Coast river business journal. (Astoria, OR) 2006-current, October 09, 2019, Page 10, Image 10

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    10 • OCTOBER 2019
Delicious dream fulfilled
New restaurant open
on LB’s main beach
The Chowder Stop
Casey Barella, owner
203 W. Bolstad, Long Beach
11 a.m. to 9 p.m. daily
helping launch several success-
ful restaurants across Southwest
Washington, Casey Barella now
has a kitchen to call his own.
Casey officially opened The
Chowder Stop at 203 W Bols-
tad in Long Beach before dozens
of cheering family and friends
on Oct. 1. Classic coastal com-
fort foods will be served up fresh
kitchen equipment at an auction
from a former Portland hotel,
including two fryers. The fryers
— one designated specifically for
fish and one for French fries —
will allow Casey to cook several
orders simultaneously.
“I’ve been in a kitchen a long
time and I’ve never seen a fryer
this wide,” Casey said.
Coastal comfort food
Started with a stand
It all began with an outdoor
burner and a dream.
A couple years ago Casey and
his wife Gail were at a career
“We started thinking about
what we could do as a side hus-
tle to bring in a little more money,
and instead of squandering the
money we started investing in the
stand,” Gail said.
The first investment was a
mobile outdoor double burner
and a couple soup pots. It was
enough to start selling chowder
at local farmers markets and sea-
sonal events in Long Beach and
Meanwhile, Gail left her job in
Astoria and opened Barella’s Bar-
bershop, with help from Casey
and the community in downtown
Long Beach in February 2019.
Casey credited the rapid suc-
cess of his wife’s barbershop busi-
ness in Long Beach for allowing
The Chowder Stop to grow from
a temporary stand to standalone
“The barbershop gave me the
chance to do this,” Casey said.
“There’s no way this would have
happened without it. The barber-
shop supplied all the money for
Gail credited Casey and the
community for her success with
the barbershop.
Casey and Gail Barella embrace after a ribbon-cutting ceremony in front of cheering family and friends on Tuesday, Oct.
1. “I couldn’t have done it without her,” Casey said. “I couldn’t have done it without him,” Gail added.
“When we moved here we
always wanted to open a bar-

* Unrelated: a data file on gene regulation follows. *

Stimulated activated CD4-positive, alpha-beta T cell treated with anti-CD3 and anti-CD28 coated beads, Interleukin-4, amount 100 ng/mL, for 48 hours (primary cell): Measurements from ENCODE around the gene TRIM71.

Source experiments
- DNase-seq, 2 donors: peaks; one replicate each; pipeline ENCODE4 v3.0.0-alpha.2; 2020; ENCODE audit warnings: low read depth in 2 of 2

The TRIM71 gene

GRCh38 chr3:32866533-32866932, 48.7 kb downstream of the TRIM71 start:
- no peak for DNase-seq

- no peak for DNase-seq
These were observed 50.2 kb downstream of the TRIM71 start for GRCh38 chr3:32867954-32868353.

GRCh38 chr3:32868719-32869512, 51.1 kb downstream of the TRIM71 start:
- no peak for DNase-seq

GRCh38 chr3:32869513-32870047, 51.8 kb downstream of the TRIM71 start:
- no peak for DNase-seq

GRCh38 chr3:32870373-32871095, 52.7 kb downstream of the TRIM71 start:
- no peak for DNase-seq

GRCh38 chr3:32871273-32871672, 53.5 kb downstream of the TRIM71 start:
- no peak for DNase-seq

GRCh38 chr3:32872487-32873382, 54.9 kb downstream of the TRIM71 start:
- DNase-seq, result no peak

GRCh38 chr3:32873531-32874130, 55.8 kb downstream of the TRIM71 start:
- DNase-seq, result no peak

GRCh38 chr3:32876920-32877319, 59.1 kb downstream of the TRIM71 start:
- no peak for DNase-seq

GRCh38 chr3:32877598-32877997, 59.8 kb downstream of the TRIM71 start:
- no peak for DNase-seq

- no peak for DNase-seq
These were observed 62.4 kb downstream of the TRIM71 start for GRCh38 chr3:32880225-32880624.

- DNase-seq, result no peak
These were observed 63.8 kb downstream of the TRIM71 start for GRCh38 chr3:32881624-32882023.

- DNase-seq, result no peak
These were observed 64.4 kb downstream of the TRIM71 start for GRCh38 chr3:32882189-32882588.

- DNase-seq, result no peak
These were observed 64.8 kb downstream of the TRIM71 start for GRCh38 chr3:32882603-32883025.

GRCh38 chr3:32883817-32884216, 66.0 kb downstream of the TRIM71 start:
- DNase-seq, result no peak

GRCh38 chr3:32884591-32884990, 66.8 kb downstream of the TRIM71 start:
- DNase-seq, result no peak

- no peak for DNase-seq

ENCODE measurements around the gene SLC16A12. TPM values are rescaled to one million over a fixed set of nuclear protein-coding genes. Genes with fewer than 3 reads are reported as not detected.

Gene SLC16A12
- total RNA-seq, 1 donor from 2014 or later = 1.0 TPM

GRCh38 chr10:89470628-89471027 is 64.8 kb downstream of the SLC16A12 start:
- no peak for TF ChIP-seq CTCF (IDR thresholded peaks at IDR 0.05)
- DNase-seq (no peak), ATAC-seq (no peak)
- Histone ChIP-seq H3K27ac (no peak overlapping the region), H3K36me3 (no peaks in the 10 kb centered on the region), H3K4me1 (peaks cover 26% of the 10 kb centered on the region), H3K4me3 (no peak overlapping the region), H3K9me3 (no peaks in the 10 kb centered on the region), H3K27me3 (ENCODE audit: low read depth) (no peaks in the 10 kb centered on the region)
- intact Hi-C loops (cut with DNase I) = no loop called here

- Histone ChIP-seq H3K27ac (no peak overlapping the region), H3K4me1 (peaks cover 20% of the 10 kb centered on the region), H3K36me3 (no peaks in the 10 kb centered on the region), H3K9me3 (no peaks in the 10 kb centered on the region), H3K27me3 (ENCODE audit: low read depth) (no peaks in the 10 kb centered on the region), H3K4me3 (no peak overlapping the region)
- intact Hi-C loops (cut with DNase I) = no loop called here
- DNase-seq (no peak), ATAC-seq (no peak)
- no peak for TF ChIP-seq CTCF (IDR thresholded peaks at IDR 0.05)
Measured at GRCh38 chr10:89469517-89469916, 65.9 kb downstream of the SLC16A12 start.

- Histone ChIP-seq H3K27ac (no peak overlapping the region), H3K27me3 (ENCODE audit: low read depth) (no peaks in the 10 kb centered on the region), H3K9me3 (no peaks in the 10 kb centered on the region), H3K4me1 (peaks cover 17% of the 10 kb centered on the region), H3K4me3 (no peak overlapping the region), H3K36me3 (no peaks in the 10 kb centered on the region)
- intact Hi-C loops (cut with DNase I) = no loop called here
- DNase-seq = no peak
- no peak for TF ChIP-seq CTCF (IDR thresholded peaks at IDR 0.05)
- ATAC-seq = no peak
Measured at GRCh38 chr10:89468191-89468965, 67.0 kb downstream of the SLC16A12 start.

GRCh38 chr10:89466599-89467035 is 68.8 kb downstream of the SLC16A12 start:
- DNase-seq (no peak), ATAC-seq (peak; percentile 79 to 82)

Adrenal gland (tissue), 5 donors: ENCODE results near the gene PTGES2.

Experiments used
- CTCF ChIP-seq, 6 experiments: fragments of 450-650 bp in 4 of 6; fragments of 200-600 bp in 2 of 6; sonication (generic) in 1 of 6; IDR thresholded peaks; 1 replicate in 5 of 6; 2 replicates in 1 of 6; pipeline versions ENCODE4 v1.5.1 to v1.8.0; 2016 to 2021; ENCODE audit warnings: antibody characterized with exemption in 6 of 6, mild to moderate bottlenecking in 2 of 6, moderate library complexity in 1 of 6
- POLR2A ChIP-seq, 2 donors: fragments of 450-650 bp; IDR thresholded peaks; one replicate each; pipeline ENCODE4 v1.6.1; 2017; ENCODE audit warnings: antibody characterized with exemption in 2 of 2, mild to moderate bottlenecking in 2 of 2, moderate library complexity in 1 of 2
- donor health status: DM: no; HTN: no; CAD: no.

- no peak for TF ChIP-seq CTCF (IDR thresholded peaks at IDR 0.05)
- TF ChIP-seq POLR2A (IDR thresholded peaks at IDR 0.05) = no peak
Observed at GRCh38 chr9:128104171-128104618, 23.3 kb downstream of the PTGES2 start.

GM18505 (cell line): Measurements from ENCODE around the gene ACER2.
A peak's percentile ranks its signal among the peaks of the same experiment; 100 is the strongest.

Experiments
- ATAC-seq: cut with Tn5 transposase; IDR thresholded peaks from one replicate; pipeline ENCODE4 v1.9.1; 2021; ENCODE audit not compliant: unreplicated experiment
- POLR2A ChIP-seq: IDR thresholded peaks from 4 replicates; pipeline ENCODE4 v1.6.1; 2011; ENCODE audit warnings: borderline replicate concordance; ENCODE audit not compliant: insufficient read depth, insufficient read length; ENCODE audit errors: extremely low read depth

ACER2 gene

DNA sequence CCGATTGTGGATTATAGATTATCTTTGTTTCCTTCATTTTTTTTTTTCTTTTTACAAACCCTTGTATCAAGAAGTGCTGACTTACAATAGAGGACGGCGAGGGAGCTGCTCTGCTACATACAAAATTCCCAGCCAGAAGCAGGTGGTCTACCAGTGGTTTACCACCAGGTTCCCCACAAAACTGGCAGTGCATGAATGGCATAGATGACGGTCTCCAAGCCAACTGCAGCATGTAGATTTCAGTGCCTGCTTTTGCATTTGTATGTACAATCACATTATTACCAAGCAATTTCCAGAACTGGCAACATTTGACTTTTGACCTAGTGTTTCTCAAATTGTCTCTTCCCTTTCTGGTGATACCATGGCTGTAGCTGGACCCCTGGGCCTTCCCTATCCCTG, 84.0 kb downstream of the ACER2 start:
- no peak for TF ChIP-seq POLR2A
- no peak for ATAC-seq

bershop slash restaurant, but we
didn’t think it was going to hap-
pen in less than a year, but people
believed in us,” she said.
An opportunity
Over the course of his 17-year
professional cooking career,
Casey served as a sous chef at
the Hop-N-Grape in Longview
and helped reopen a prominent
county club restaurant, assisting
both to become successful, estab-
lished businesses. He’s now eager
to invest time and effort into his
own establishment.
“This is my opportunity,”
Casey said.
The location, layout and
included kitchen equipment —
particularly a walk-in refrigerator
and pre-installed $30,000 stain-
less steel hood system— made
the deal especially attractive. A
side room separate from the main
dining area can be reserved for
After helping launch several successful restaurants across Southwest Washing-
ton and gaining nearly 20 years experience, Casey Barella now has a kitchen to
call his own. “This is my opportunity,” he said.
business meetings or intimate
dinners featuring a special menu.
The location was formerly occu-
pied by Starvation Alley, a cran-
berry juice production company
that shuttered after about 10 years
of operation.
Casey purchased some of the
The menu will feature home-
made clam chowder, fish and
chips and panini sandwiches,
including Cuban, club, Reu-
ben-style varieties among others.
“I wanted to make coastal
food, something everyone would
like,” Casey said, adding that he
experimented cooking for fam-
ily ultimately developing his own
chowder recipe over the years.
“But it was only once in a
while and always a great treat,”
Gail said.
The community has been
quick to praise the new business,
with dozens turning out for the
ribbon-cutting ceremony in the
middle of a Tuesday afternoon.
“Within the past week I’ve had
300 new ‘likes’ on our Facebook
page,” Casey said. “And I haven’t
even posted anything, that’s just
the community.”
The last remaining hur-
dle involves getting a beer line
installed, which Casey plans to
have North Jetty flowing from the
The dessert menu features pies
from Simpli Edibles owner Marci
Bennett, affectionately known
locally as the Pie Lady. Casey
became acquainted with Bennett
during Friday and Saturday farm-
ers markets in Long Beach and
“I’m going to keep it as local
as possible,” he said.